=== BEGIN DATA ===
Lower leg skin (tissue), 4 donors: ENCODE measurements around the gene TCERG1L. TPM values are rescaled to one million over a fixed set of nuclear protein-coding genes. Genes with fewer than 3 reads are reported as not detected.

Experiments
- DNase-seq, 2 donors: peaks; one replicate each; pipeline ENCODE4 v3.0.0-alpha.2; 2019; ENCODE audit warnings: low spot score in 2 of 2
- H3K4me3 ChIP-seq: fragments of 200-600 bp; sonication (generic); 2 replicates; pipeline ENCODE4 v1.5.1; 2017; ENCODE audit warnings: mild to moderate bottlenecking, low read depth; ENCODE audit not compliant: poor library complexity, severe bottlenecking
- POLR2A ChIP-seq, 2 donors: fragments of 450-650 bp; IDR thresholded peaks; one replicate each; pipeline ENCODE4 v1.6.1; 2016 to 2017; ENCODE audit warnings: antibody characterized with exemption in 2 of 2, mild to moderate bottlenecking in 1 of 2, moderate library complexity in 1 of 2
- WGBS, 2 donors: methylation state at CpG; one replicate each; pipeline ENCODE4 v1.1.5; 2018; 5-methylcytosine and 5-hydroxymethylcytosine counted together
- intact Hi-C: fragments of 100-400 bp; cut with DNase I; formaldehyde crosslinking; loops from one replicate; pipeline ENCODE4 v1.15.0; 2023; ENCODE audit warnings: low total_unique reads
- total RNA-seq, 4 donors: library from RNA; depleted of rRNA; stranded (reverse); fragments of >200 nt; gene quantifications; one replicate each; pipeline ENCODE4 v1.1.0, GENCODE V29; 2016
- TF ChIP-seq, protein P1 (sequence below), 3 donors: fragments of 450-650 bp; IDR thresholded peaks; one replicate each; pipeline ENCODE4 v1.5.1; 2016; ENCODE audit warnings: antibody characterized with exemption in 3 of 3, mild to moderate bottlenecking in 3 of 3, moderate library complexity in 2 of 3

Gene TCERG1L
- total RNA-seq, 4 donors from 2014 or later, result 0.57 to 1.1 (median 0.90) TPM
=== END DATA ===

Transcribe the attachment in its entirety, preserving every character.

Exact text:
Lower leg skin (tissue), 4 donors: ENCODE measurements around the gene TCERG1L. TPM values are rescaled to one million over a fixed set of nuclear protein-coding genes. Genes with fewer than 3 reads are reported as not detected.

Experiments
- DNase-seq, 2 donors: peaks; one replicate each; pipeline ENCODE4 v3.0.0-alpha.2; 2019; ENCODE audit warnings: low spot score in 2 of 2
- H3K4me3 ChIP-seq: fragments of 200-600 bp; sonication (generic); 2 replicates; pipeline ENCODE4 v1.5.1; 2017; ENCODE audit warnings: mild to moderate bottlenecking, low read depth; ENCODE audit not compliant: poor library complexity, severe bottlenecking
- POLR2A ChIP-seq, 2 donors: fragments of 450-650 bp; IDR thresholded peaks; one replicate each; pipeline ENCODE4 v1.6.1; 2016 to 2017; ENCODE audit warnings: antibody characterized with exemption in 2 of 2, mild to moderate bottlenecking in 1 of 2, moderate library complexity in 1 of 2
- WGBS, 2 donors: methylation state at CpG; one replicate each; pipeline ENCODE4 v1.1.5; 2018; 5-methylcytosine and 5-hydroxymethylcytosine counted together
- intact Hi-C: fragments of 100-400 bp; cut with DNase I; formaldehyde crosslinking; loops from one replicate; pipeline ENCODE4 v1.15.0; 2023; ENCODE audit warnings: low total_unique reads
- total RNA-seq, 4 donors: library from RNA; depleted of rRNA; stranded (reverse); fragments of >200 nt; gene quantifications; one replicate each; pipeline ENCODE4 v1.1.0, GENCODE V29; 2016
- TF ChIP-seq, protein P1 (sequence below), 3 donors: fragments of 450-650 bp; IDR thresholded peaks; one replicate each; pipeline ENCODE4 v1.5.1; 2016; ENCODE audit warnings: antibody characterized with exemption in 3 of 3, mild to moderate bottlenecking in 3 of 3, moderate library complexity in 2 of 3

Gene TCERG1L
- total RNA-seq, 4 donors from 2014 or later, result 0.57 to 1.1 (median 0.90) TPM